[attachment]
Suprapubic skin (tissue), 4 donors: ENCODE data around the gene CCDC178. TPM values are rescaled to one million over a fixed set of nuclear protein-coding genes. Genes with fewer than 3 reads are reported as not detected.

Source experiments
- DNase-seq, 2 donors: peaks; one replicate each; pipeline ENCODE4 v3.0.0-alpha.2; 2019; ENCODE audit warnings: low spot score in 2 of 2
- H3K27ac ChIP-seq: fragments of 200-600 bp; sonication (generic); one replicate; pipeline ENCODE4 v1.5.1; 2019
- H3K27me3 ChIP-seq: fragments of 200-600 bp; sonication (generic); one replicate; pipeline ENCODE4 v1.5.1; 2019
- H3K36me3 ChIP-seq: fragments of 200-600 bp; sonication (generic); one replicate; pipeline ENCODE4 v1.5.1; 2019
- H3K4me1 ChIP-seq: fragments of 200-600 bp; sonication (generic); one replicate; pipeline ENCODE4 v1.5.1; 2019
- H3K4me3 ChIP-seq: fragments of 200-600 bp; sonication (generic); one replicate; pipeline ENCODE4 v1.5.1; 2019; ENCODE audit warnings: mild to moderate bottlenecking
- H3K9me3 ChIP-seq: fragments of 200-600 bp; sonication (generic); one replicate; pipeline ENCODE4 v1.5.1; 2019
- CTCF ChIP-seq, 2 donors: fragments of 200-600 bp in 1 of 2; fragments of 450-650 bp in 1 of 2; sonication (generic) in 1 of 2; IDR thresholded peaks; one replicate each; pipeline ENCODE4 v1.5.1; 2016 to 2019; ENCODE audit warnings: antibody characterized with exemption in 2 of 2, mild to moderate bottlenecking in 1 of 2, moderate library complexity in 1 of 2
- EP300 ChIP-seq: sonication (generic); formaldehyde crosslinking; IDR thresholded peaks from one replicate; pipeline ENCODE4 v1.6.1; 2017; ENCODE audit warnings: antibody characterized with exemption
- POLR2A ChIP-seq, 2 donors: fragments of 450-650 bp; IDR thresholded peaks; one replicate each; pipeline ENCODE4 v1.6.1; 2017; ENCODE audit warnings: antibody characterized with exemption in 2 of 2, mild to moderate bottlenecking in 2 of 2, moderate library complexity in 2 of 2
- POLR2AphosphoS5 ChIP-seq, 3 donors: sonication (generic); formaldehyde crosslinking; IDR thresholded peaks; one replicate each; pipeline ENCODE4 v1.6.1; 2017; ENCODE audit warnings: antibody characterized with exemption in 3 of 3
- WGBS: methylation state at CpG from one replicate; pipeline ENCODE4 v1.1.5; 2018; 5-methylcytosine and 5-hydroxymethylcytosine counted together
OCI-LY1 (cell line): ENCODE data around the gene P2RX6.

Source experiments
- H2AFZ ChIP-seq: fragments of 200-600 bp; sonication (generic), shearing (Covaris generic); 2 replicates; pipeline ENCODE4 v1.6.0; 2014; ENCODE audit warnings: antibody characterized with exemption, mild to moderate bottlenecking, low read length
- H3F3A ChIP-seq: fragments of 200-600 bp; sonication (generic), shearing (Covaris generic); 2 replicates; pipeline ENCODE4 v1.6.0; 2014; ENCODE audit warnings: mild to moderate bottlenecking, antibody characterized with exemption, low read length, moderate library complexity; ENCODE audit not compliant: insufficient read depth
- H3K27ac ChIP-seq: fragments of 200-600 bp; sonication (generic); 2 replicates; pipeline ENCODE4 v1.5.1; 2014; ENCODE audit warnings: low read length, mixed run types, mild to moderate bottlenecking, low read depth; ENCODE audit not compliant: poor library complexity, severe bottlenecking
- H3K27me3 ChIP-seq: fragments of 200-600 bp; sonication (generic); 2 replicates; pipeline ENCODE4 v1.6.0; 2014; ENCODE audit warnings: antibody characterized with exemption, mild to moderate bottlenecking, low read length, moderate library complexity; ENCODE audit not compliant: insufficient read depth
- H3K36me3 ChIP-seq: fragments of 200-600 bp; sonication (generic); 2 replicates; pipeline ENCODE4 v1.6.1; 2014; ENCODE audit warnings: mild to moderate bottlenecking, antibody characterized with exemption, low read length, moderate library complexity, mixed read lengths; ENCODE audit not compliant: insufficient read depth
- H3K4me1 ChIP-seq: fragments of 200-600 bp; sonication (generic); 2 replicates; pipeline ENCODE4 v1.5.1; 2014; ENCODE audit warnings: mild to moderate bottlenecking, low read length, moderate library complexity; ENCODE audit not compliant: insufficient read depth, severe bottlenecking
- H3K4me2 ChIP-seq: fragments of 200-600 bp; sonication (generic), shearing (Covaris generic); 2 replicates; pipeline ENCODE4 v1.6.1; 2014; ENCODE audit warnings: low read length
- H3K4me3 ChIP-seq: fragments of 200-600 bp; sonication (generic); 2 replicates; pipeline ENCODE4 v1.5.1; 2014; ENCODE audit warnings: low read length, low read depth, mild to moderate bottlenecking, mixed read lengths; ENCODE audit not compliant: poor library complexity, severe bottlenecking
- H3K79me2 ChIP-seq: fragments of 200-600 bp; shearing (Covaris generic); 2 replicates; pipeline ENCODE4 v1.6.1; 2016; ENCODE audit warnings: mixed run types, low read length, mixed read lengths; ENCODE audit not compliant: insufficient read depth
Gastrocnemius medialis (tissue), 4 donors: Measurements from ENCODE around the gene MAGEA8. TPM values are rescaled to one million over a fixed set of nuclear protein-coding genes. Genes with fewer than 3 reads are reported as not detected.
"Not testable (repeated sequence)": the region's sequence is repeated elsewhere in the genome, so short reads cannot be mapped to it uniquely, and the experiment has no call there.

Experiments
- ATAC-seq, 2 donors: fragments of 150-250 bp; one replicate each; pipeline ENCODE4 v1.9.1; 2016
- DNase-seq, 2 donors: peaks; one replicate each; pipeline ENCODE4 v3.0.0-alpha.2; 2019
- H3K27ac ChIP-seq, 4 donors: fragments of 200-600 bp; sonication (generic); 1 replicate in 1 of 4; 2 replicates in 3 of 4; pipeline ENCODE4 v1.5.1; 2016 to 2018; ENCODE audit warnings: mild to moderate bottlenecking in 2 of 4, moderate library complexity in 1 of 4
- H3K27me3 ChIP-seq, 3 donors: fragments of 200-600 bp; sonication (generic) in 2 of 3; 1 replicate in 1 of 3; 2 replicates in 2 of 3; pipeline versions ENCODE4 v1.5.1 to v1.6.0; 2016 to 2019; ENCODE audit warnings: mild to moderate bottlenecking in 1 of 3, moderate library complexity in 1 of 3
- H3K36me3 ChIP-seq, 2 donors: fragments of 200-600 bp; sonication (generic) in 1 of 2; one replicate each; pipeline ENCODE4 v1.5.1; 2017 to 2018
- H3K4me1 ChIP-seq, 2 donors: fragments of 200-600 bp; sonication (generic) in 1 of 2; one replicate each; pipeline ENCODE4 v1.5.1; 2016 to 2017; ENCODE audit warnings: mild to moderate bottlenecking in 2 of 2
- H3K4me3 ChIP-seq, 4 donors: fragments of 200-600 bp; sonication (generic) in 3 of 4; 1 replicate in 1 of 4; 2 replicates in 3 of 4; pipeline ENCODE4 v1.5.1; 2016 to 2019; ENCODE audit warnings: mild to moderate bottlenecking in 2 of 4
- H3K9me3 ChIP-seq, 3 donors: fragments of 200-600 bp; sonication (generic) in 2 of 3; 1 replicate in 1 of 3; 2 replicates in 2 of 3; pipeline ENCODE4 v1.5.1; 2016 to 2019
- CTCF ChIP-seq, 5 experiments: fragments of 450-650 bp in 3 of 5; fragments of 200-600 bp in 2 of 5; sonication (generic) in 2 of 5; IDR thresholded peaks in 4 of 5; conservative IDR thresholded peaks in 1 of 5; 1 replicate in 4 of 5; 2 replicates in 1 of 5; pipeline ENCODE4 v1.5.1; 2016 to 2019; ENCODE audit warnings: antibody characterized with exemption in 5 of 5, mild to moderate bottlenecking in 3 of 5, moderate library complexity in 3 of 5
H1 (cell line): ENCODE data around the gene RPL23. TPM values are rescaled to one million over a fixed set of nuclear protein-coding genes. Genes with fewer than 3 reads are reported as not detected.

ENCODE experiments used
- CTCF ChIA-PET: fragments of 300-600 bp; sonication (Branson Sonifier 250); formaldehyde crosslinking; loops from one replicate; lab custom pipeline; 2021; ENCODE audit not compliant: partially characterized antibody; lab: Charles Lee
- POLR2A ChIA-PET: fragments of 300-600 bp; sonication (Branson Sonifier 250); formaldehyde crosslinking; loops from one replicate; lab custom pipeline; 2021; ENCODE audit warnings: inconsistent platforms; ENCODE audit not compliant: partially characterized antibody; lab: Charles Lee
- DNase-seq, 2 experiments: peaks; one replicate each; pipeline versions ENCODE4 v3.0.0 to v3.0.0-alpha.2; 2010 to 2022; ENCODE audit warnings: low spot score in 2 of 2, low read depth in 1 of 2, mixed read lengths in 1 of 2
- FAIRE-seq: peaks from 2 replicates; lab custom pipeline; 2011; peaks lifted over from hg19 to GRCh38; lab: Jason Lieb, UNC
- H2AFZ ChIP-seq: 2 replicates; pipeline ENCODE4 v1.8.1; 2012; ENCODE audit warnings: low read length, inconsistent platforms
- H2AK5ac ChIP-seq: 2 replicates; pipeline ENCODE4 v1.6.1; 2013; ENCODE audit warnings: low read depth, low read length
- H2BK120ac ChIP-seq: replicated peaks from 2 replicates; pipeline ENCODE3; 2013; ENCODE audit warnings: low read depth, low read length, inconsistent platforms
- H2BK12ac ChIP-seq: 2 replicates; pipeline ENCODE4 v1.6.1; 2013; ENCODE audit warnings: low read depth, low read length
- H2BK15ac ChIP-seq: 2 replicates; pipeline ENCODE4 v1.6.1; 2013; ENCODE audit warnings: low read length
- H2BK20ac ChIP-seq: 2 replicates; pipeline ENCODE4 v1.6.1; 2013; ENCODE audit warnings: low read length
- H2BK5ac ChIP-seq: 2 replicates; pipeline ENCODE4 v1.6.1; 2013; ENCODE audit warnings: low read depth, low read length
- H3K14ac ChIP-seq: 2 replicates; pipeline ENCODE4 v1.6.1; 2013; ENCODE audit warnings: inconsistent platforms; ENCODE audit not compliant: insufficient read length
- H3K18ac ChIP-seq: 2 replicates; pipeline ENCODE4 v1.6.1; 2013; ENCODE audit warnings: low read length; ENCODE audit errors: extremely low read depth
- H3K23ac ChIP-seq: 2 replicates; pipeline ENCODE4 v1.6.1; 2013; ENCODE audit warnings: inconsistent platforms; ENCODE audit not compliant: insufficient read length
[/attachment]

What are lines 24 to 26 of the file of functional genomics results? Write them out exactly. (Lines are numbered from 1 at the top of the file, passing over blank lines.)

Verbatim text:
- H3K4me3 ChIP-seq: fragments of 200-600 bp; sonication (generic); 2 replicates; pipeline ENCODE4 v1.5.1; 2014; ENCODE audit warnings: low read length, low read depth, mild to moderate bottlenecking, mixed read lengths; ENCODE audit not compliant: poor library complexity, severe bottlenecking
- H3K79me2 ChIP-seq: fragments of 200-600 bp; shearing (Covaris generic); 2 replicates; pipeline ENCODE4 v1.6.1; 2016; ENCODE audit warnings: mixed run types, low read length, mixed read lengths; ENCODE audit not compliant: insufficient read depth
Gastrocnemius medialis (tissue), 4 donors: Measurements from ENCODE around the gene MAGEA8. TPM values are rescaled to one million over a fixed set of nuclear protein-coding genes. Genes with fewer than 3 reads are reported as not detected.